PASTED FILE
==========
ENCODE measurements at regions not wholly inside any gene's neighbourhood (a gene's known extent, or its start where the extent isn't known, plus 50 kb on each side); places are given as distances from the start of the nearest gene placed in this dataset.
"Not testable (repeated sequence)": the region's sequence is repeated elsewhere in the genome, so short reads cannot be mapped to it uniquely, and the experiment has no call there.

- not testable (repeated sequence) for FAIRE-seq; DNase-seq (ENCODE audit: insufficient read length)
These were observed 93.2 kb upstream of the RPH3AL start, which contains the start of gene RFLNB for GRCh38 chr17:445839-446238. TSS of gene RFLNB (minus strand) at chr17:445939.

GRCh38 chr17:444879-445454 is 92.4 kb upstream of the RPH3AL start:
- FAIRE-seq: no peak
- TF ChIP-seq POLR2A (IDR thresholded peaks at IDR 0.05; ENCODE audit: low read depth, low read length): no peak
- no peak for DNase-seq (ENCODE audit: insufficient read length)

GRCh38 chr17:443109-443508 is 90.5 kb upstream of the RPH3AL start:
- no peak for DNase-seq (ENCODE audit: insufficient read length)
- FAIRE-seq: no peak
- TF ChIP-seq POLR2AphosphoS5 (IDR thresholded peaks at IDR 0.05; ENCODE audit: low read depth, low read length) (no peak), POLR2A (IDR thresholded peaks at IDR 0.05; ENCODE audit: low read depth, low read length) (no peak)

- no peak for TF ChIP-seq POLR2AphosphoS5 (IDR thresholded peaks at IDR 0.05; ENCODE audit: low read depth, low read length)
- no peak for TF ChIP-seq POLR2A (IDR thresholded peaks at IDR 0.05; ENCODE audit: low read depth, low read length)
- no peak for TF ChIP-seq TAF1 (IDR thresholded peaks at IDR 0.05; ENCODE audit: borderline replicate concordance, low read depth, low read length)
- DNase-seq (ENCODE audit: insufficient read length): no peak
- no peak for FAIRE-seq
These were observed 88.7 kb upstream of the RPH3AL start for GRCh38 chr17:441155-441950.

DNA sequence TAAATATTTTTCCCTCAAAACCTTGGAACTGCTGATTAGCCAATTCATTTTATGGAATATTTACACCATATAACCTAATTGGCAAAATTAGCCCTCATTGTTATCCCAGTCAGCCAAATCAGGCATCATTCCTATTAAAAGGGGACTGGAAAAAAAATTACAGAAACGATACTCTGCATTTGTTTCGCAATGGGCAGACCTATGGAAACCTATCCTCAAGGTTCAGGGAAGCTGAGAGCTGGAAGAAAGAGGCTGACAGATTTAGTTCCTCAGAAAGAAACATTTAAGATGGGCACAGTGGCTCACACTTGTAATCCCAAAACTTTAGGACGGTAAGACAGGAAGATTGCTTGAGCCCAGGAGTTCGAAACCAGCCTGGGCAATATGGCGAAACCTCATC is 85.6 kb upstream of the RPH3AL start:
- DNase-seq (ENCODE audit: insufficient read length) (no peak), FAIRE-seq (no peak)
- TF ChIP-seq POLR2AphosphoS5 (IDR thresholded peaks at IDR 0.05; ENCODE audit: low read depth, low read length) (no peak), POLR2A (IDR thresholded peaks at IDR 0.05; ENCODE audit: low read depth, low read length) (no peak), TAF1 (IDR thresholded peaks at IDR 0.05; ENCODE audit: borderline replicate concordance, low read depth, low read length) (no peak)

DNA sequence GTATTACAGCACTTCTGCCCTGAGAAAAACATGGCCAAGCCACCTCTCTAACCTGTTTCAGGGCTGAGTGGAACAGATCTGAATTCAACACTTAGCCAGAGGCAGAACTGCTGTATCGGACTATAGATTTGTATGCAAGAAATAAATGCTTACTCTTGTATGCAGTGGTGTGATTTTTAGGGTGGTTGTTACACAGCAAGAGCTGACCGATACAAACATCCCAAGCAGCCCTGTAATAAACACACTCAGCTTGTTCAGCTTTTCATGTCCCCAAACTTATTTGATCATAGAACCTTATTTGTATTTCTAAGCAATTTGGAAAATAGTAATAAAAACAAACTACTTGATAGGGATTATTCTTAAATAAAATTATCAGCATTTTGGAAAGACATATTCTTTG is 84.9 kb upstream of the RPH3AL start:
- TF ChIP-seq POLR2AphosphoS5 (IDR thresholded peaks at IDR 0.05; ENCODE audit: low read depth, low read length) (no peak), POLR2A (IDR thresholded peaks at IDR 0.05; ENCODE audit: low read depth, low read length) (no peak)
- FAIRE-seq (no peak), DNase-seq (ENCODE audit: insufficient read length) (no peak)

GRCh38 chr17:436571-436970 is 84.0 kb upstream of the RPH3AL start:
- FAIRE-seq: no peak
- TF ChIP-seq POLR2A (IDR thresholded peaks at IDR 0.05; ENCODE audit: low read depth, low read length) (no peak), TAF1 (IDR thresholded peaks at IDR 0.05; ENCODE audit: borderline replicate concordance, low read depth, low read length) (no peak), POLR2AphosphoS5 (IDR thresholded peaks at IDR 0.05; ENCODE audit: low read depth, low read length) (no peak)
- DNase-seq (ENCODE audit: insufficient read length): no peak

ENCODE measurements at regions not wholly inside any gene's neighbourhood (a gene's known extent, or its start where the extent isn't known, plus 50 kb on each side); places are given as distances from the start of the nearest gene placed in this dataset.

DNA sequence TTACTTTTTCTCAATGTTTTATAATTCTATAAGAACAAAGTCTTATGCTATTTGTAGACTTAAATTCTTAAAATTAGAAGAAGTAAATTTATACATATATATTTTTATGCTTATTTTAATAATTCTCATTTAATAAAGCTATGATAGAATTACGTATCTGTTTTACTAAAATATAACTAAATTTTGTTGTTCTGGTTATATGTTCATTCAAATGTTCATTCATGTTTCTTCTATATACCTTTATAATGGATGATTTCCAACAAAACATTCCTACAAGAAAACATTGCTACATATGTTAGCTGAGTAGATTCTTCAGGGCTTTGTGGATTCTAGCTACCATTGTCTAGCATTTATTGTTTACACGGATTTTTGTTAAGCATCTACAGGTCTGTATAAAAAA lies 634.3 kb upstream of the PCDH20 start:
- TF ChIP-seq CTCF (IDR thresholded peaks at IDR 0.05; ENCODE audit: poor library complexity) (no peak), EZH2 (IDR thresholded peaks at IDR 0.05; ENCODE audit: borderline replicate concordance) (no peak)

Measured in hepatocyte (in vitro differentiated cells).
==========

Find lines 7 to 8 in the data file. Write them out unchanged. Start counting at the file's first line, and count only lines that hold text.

- TF ChIP-seq POLR2A (IDR thresholded peaks at IDR 0.05; ENCODE audit: low read depth, low read length): no peak
- no peak for DNase-seq (ENCODE audit: insufficient read length)